28. Yucca campestris McKelvey, Yuccas Southw. U.S. 2: 173, plates 62, 63. 1947.
Plants forming small or large, open colonies, acaulescent or occasionally caulescent and arborescent, rhizomatous; rosettes usually small. Stems 0.6–1 m. Leaf blade linear, plano-convex or plano-keeled, widest near middle, 40–65 × 0.3–0.7(–1.5) cm, rigid, margins entire, filiferous, white, apex spinose, spine acicular, 7 mm. Inflorescences paniculate, arising within or occasionally beyond rosettes, narrowly ellipsoid, 6–10 dm, distance from leaf tips to proximal inflorescence branches less than twice leaf length when fully expanded, glabrous; branches to 13 cm; bracts erect; peduncle scapelike, 0.5–1 m, less than 2.5 cm diam. Flowers pendent; perianth globose; tepals connate, dull green, sometimes tinged pink, 4.1–6.5 × 1.5–2.5 cm; filaments shorter than pistil, flaccid; anthers 3.2 mm; pistil ovoid to obovoid, 2.5–3 × 0.5–0.9 cm; style bright green; stigmas lobed. Fruits erect, capsular, dehiscent, symmetrical or rarely constricted, 4.5–5.5(–6.3) × 3–5 cm, dehiscence septicidal. Seeds glossy black, thin, 11–14 × 8–11 mm.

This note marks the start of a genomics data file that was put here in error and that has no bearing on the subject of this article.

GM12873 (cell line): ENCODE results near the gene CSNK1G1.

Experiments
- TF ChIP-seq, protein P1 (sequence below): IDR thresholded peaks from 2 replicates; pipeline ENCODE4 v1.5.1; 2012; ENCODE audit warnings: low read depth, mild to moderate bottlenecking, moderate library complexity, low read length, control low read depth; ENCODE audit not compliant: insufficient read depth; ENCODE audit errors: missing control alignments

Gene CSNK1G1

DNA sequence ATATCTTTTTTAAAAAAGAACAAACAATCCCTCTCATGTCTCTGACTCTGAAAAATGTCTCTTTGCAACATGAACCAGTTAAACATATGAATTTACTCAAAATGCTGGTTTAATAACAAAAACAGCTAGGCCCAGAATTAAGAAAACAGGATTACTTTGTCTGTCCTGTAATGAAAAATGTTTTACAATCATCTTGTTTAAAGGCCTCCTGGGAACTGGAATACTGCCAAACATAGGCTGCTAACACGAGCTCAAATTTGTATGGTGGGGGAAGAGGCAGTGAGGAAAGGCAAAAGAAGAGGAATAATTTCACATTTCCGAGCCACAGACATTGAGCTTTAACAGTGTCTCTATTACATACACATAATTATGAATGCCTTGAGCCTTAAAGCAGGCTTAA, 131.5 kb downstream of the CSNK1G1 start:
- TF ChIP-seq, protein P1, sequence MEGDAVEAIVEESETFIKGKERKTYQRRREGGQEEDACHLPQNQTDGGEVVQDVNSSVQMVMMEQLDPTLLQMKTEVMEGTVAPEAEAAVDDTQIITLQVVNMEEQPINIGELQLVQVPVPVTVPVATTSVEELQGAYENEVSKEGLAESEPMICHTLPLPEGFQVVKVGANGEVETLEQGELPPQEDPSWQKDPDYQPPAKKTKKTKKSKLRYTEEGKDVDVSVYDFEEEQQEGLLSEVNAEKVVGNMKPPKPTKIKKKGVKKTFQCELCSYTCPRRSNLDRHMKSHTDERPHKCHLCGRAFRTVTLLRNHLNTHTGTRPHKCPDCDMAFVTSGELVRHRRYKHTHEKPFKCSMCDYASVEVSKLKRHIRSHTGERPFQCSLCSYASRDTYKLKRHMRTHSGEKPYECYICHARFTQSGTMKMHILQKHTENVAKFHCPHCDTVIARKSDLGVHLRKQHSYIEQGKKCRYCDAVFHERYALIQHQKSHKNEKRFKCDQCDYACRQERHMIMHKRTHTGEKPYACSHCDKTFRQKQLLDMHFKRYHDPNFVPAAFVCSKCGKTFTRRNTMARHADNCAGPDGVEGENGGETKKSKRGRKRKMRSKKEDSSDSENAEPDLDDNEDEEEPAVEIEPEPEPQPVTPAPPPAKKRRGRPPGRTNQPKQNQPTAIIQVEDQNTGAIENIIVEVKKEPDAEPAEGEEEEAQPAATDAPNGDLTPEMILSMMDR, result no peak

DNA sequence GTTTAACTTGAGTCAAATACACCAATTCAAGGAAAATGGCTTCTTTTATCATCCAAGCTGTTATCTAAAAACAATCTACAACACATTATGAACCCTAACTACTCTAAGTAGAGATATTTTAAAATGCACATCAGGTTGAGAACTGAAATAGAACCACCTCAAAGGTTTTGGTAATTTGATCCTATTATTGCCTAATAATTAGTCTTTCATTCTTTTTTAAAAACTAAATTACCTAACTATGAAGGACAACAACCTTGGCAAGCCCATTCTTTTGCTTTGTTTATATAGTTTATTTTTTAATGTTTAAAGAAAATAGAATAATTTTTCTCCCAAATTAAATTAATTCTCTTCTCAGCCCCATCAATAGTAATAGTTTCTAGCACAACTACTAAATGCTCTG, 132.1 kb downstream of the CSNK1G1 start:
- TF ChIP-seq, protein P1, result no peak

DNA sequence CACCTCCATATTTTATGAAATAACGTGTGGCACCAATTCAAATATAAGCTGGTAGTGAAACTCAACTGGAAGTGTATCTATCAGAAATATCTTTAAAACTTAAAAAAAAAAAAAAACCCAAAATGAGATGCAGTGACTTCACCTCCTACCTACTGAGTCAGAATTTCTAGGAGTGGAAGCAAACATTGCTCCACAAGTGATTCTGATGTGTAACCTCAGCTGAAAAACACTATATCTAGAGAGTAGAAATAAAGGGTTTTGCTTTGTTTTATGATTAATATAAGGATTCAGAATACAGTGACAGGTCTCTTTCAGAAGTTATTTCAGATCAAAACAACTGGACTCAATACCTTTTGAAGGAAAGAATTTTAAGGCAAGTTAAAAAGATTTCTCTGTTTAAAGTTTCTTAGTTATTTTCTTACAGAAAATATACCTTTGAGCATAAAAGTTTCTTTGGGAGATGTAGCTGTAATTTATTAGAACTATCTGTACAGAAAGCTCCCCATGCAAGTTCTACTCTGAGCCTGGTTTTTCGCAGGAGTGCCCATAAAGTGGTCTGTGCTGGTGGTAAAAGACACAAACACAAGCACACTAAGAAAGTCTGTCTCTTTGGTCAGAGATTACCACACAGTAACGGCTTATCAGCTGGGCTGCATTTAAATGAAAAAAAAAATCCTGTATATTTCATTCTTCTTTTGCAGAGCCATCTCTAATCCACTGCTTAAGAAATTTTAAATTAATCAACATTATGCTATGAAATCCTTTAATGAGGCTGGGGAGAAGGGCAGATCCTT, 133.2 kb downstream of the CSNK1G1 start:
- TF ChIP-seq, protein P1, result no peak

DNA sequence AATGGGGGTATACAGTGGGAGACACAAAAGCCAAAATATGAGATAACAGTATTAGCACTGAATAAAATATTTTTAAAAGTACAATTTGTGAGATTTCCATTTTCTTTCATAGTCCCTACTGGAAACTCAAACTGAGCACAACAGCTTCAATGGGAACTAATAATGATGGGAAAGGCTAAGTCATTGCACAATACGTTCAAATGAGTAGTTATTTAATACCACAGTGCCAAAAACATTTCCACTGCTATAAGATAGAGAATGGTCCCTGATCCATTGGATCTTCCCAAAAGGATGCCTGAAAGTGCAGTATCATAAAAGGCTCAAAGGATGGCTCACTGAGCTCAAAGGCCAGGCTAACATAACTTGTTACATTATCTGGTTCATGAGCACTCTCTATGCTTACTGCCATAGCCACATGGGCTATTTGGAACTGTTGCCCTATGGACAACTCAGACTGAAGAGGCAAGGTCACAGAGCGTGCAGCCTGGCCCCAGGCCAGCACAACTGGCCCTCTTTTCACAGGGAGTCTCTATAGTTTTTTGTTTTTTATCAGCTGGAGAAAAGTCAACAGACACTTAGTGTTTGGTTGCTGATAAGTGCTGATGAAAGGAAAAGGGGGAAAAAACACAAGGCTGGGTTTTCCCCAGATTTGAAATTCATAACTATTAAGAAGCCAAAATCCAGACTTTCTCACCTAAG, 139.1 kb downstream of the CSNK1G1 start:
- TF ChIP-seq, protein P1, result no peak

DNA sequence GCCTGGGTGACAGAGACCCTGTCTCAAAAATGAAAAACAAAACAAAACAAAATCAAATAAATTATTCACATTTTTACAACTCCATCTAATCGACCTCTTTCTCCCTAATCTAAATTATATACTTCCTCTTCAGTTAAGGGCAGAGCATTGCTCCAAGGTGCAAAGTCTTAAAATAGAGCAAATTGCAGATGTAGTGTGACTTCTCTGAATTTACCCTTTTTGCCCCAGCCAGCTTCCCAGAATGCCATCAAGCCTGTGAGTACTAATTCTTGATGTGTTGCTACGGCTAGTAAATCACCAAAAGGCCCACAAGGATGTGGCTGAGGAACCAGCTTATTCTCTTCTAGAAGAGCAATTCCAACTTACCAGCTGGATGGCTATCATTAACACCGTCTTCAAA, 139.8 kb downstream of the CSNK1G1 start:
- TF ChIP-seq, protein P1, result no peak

Flowering spring. Deep sands; 800--900 m; Tex.
Yucca campestris is endemic to the plains region in the southern panhandle counties of western Texas. S. D. McKelvey (1938–1947) discussed its variation in relation to its distribution, and K. H. Clary’s (1997) DNA studies support its recognition as a distinct species. J. M. Webber (1953) considered Y. campestris to be a hybrid between Y. constricta and Y. elata, and reported a distribution from west Texas into southern New Mexico, and possibly into northwestern New Mexico. Additional study within these regions may help resolve the relationships and origin of this species.